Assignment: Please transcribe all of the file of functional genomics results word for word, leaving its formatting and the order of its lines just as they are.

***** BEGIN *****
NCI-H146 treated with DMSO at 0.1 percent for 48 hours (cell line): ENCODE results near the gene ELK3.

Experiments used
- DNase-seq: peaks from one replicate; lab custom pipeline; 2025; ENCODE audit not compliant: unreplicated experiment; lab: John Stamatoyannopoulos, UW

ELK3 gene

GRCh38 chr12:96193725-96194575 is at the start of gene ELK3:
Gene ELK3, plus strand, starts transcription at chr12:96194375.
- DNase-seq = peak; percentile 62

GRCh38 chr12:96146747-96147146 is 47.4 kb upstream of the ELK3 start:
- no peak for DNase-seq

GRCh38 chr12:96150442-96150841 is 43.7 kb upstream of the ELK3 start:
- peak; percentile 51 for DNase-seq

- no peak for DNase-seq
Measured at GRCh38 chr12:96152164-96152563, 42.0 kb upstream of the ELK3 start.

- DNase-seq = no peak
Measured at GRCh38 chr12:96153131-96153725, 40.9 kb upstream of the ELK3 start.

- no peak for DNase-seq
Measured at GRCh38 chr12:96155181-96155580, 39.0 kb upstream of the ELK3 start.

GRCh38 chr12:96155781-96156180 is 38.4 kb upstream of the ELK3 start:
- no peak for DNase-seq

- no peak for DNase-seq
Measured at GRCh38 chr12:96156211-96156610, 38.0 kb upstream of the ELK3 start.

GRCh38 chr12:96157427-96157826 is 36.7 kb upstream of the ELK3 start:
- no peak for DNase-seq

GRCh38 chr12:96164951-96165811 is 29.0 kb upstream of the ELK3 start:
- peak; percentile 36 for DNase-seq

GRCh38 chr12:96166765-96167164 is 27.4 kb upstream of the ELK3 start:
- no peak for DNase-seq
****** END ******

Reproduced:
NCI-H146 treated with DMSO at 0.1 percent for 48 hours (cell line): ENCODE results near the gene ELK3.

Experiments used
- DNase-seq: peaks from one replicate; lab custom pipeline; 2025; ENCODE audit not compliant: unreplicated experiment; lab: John Stamatoyannopoulos, UW

ELK3 gene

GRCh38 chr12:96193725-96194575 is at the start of gene ELK3:
Gene ELK3, plus strand, starts transcription at chr12:96194375.
- DNase-seq = peak; percentile 62

GRCh38 chr12:96146747-96147146 is 47.4 kb upstream of the ELK3 start:
- no peak for DNase-seq

GRCh38 chr12:96150442-96150841 is 43.7 kb upstream of the ELK3 start:
- peak; percentile 51 for DNase-seq

- no peak for DNase-seq
Measured at GRCh38 chr12:96152164-96152563, 42.0 kb upstream of the ELK3 start.

- DNase-seq = no peak
Measured at GRCh38 chr12:96153131-96153725, 40.9 kb upstream of the ELK3 start.

- no peak for DNase-seq
Measured at GRCh38 chr12:96155181-96155580, 39.0 kb upstream of the ELK3 start.

GRCh38 chr12:96155781-96156180 is 38.4 kb upstream of the ELK3 start:
- no peak for DNase-seq

- no peak for DNase-seq
Measured at GRCh38 chr12:96156211-96156610, 38.0 kb upstream of the ELK3 start.

GRCh38 chr12:96157427-96157826 is 36.7 kb upstream of the ELK3 start:
- no peak for DNase-seq

GRCh38 chr12:96164951-96165811 is 29.0 kb upstream of the ELK3 start:
- peak; percentile 36 for DNase-seq

GRCh38 chr12:96166765-96167164 is 27.4 kb upstream of the ELK3 start:
- no peak for DNase-seq